P [Preliminaries] - INSTRUCTOR’S SOLUTIONS MANUAL SECTION...

Info iconThis preview shows pages 1–2. Sign up to view the full content.

View Full Document Right Arrow Icon

Info iconThis preview has intentionally blurred sections. Sign up to view the full version.

View Full DocumentRight Arrow Icon
This is the end of the preview. Sign up to access the rest of the document.

Unformatted text preview: INSTRUCTOR’S SOLUTIONS MANUAL SECTION P.1 (PAGE 10) CHAPTER P. PRELIMINARIES Section P.1 Real Numbers and the Real Line (page 10) 1. 2 9 = . 22222222 · · · = . 2 2. 1 11 = . 09090909 · · · = . 09 3. If x = . 121212 · · · , then 100 x = 12 . 121212 · · · = 12 + x . Thus 99 x = 12 and x = 12 / 99 = 4 / 33. 4. If x = 3 . 277777 · · · , then 10 x − 32 = . 77777 · · · and 100 x − 320 = 7 + ( 10 x − 32 ) , or 90 x = 295. Thus x = 295 / 90 = 59 / 18. 5. 1 / 7 = . 142857142857 · · · = . 142857 2 / 7 = . 285714285714 · · · = . 285714 3 / 7 = . 428571428571 · · · = . 428571 4 / 7 = . 571428571428 · · · = . 571428 note the same cyclic order of the repeating digits 5 / 7 = . 714285714285 · · · = . 714285 6 / 7 = . 857142857142 · · · = . 857142 6. Two different decimal expansions can represent the same number. For instance, both 0 . 999999 · · · = . 9 and 1 . 000000 · · · = 1 . 0 represent the number 1. 7. x ≥ 0 and x ≤ 5 define the interval [0 , 5]. 8. x < 2 and x ≥ − 3 define the interval [ − 3 , 2 ) . 9. x > − 5 or x < − 6 defines the union ( −∞ , − 6 ) ∪ ( − 5 , ∞ ) . 10. x ≤ − 1 defines the interval ( −∞ , − 1]. 11. x > − 2 defines the interval ( − 2 , ∞ ) . 12. x < 4 or x ≥ 2 defines the interval ( −∞ , ∞ ) , that is, the whole real line. 13. If − 2 x > 4, then x < − 2. Solution: ( −∞ , − 2 ) 14. If 3 x + 5 ≤ 8, then 3 x ≤ 8 − 5 − 3 and x ≤ 1. Solution: ( −∞ , 1] 15. If 5 x − 3 ≤ 7 − 3 x , then 8 x ≤ 10 and x ≤ 5 / 4. Solution: ( −∞ , 5 / 4] 16. If 6 − x 4 ≥ 3 x − 4 2 , then 6 − x ≥ 6 x − 8. Thus 14 ≥ 7 x and x ≤ 2. Solution: ( −∞ , 2] 17. If 3 ( 2 − x ) < 2 ( 3 + x ) , then 0 < 5 x and x > 0. Solution: ( , ∞ ) 18. If x 2 < 9, then | x | < 3 and − 3 < x < 3. Solution: ( − 3 , 3 ) 19. Given: 1 /( 2 − x ) < 3. CASE I. If x < 2, then 1 < 3 ( 2 − x ) = 6 − 3 x , so 3 x < 5 and x < 5 / 3. This case has solutions x < 5 / 3. CASE II. If x > 2, then 1 > 3 ( 2 − x ) = 6 − 3 x , so 3 x > 5 and x > 5 / 3. This case has solutions x > 2. Solution: ( −∞ , 5 / 3 ) ∪ ( 2 , ∞ ) . 20. Given: ( x + 1 )/ x ≥ 2. CASE I. If x > 0, then x + 1 ≥ 2 x , so x ≤ 1. CASE II. If x < 0, then x + 1 ≤ 2 x , so x ≥ 1. (not possible) Solution: ( , 1]. 21. Given: x 2 − 2 x ≤ 0. Then x ( x − 2 ) ≤ 0. This is only possible if x ≥ 0 and x ≤ 2. Solution: [0 , 2]. 22. Given 6 x 2 − 5 x ≤ − 1, then ( 2 x − 1 )( 3 x − 1 ) ≤ 0, so either x ≤ 1 / 2 and x ≥ 1 / 3, or x ≤ 1 / 3 and x ≥ 1 / 2. The latter combination is not possible. The solution set is [1 / 3 , 1 / 2]. 23. Given x 3 > 4 x , we have x ( x 2 − 4 ) > 0. This is possible if x < 0 and x 2 < 4, or if x > 0 and x 2 > 4. The possibilities are, therefore, − 2 < x < 0 or 2 < x < ∞ ....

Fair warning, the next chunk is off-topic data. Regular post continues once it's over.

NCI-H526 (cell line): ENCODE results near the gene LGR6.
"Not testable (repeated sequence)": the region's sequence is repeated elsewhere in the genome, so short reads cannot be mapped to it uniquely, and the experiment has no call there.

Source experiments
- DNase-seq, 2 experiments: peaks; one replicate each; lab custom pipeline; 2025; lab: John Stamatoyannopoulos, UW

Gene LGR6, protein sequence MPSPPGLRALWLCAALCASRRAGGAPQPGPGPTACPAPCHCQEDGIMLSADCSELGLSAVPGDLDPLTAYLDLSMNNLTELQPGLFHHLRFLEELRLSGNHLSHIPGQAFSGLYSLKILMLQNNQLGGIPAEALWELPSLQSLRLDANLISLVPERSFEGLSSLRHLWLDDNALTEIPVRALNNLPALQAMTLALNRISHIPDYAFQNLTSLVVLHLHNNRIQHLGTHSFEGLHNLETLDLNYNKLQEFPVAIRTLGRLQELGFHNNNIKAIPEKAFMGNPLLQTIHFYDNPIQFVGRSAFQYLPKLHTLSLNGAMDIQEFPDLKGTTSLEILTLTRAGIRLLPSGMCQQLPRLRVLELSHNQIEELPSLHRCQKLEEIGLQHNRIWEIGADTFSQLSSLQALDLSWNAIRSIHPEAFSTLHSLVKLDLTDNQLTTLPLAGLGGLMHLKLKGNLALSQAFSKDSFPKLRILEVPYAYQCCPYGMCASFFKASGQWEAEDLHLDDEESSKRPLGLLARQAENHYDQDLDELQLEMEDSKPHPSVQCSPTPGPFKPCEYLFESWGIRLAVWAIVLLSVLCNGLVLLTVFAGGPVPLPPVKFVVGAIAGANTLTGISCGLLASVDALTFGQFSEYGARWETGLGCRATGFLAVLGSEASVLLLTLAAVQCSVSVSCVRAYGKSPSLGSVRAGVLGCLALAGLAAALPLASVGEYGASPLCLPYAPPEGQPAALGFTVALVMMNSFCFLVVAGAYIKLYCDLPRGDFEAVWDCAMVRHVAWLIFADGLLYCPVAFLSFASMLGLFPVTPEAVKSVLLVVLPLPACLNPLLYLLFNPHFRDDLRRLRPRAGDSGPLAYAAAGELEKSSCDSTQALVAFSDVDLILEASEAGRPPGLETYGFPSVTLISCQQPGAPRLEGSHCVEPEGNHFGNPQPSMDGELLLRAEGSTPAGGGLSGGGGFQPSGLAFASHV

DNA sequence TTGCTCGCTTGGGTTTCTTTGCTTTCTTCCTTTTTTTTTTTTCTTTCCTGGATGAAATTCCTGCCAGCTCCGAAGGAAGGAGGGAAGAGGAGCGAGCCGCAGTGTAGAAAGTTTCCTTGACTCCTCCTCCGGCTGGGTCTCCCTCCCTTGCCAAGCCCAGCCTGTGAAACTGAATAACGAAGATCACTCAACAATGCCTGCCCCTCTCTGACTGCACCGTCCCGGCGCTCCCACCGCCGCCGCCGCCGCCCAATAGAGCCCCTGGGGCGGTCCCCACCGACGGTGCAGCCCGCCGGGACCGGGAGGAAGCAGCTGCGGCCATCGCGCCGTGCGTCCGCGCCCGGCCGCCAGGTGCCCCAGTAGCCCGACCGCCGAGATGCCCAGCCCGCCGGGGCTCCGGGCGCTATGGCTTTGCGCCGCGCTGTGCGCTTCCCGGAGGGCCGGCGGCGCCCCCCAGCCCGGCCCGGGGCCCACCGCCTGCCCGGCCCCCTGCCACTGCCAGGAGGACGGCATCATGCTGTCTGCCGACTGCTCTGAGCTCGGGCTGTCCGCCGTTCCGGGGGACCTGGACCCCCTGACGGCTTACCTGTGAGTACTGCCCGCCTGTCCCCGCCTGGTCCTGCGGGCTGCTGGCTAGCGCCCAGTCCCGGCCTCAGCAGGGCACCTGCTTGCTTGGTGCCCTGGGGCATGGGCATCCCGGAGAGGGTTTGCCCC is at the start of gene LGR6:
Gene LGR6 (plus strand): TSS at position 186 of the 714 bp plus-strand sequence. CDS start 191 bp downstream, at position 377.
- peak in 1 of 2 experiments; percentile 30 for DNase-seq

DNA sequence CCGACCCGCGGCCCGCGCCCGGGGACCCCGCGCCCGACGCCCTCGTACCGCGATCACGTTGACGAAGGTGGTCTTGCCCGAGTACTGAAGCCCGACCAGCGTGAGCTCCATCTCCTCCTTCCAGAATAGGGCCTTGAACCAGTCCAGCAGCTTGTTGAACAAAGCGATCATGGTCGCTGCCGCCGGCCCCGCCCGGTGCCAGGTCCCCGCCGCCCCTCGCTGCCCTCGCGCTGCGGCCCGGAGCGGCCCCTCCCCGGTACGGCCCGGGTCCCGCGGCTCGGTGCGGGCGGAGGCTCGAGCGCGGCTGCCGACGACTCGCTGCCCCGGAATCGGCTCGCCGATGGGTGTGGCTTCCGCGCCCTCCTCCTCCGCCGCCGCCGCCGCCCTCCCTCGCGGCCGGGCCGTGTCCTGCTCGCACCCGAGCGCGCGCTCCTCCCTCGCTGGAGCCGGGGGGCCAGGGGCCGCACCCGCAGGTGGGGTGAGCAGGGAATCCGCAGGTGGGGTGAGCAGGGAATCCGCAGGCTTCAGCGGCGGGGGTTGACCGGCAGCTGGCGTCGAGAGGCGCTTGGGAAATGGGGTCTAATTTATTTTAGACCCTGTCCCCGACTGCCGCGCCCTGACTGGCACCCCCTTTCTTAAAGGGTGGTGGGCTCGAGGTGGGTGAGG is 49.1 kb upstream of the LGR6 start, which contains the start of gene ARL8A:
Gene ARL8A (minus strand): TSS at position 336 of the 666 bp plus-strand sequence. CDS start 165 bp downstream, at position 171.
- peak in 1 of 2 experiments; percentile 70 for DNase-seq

View Full Document

This note was uploaded on 12/16/2009 for the course FEW, FEWEB 400567 taught by Professor Moerdersen during the Fall '09 term at Vrije Universiteit Amsterdam.

Page1 / 22

P [Preliminaries] - INSTRUCTOR’S SOLUTIONS MANUAL SECTION...

This preview shows document pages 1 - 2. Sign up to view the full document.

View Full Document Right Arrow Icon
Ask a homework question - tutors are online